The Mineral lawsonite
Lawsonite is a rare mineral, and is a hydrated variant of the feldspar Anorthite
. It is named after Andrew Cowper Lawson (1861-1952), a professor of geology
at the University of California at Berkeley. The Bay Area of California is the type locality
and primary region of this mineral, and this is where Lawson taught. Lawson's main claim to fame is his identification and naming of the San Andreas Fault
CaAl2Si2O7(OH)2 · H2O
Light blue, light pink, light purple, gray, tan, or white. May also be multicolored with color zoning of light blue, light pink, or light purple. Rarely bright green or bluish-green.
Transparent to translucent
Crystals are usually prismatic or tabular, and they are often crude and of grainy appearance. Also in groupings of stubby or tabular crystals. May also be granular and massive. Crystals are sometimes twinned.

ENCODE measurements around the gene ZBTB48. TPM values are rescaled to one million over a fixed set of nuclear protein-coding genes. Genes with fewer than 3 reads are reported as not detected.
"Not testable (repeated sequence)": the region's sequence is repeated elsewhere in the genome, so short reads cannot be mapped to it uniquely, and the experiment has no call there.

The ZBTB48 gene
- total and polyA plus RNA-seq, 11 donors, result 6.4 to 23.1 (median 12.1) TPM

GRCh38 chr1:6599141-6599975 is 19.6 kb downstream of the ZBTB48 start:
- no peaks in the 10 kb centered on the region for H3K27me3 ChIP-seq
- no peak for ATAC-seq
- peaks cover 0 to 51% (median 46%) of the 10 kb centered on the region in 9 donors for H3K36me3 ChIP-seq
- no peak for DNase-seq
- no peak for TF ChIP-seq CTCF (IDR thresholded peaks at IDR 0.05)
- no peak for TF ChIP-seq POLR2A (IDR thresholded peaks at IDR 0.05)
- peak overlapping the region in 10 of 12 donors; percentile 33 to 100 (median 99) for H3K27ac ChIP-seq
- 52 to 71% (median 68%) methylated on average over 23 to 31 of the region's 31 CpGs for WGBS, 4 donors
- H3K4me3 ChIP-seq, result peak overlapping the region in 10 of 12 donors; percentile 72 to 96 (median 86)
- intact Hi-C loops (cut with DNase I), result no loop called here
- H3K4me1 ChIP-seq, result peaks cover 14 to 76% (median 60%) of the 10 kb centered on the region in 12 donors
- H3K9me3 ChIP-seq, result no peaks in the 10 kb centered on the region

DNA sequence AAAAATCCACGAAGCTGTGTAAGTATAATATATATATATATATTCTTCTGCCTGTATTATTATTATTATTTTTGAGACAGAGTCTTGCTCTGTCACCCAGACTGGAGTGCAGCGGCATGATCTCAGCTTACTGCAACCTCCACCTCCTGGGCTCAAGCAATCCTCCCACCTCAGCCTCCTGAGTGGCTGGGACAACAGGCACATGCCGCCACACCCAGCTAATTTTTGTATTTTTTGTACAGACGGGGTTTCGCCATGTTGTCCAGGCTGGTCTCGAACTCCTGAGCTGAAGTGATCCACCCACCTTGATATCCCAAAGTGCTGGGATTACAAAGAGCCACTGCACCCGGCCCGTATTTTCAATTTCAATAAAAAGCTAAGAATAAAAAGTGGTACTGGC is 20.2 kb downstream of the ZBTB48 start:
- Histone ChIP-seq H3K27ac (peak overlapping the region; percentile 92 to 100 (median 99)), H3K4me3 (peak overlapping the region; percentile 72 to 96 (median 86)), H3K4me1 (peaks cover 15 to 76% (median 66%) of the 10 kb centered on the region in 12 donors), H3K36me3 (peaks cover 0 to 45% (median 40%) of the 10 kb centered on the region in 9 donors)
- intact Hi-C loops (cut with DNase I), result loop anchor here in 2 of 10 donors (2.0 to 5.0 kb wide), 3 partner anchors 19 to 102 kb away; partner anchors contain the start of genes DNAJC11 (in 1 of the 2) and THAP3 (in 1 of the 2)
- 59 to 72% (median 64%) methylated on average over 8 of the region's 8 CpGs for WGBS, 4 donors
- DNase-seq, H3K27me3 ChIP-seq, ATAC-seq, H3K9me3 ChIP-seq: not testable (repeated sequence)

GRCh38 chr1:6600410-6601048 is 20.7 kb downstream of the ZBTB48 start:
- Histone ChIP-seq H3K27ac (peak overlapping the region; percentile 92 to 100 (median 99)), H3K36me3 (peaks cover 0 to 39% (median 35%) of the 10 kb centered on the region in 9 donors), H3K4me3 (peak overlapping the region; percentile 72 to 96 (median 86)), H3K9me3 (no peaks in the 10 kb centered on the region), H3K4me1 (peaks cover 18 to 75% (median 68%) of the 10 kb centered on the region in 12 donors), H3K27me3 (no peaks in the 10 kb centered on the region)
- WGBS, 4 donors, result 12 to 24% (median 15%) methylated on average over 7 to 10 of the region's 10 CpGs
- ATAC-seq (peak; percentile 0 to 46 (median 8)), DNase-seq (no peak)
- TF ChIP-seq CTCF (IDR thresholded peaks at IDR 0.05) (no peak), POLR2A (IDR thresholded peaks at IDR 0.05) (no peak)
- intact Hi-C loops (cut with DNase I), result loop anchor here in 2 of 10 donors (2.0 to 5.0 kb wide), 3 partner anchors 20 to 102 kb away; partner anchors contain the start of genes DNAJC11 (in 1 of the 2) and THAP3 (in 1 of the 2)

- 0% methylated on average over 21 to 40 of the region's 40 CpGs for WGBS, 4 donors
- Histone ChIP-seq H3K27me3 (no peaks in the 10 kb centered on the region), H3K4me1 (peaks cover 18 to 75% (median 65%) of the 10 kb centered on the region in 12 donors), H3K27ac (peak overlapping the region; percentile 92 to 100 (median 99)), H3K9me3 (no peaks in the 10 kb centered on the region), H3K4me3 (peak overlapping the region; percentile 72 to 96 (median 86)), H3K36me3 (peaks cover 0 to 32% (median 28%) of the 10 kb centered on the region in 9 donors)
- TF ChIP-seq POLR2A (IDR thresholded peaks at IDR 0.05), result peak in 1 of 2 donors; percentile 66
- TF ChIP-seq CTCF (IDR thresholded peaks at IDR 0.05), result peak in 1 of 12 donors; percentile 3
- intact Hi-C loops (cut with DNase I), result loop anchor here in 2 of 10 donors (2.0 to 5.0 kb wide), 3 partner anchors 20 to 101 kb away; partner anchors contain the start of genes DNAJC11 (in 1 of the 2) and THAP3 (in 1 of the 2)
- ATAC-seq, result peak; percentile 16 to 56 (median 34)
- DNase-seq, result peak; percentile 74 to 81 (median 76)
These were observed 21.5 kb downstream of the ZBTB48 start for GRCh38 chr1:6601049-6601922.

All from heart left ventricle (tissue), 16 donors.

A bright green, chromium-rich variety of Lawsonite, described from Syros Island, Greece.
Lawsonite is used in geological studies to determine the formation and metamorphism of certain rock formations.
Lawsonite is a not commonly represented in collections, though this mineral is probably more widespread than perceived. In the U.S., the only significant localities are in the Coast Ranges area of Central California. Large, pale blue crystals of Lawsonite were found at the type locality
near the Reed Station in the Tiburon Peninsula, Marin Co., California. This locality has since been built over and is no longer in existence. Light tan and pink crystals have come from Valley Ford, Sonoma Co., California. A deep green, chromium-rich form of Lawsonite was reported as newly discovered material from Cape Marmari, Syros Island, Greece, in 2010.
Distingushing Similar Minerals
Celestine - Much software, primarily a sedimentary mineral.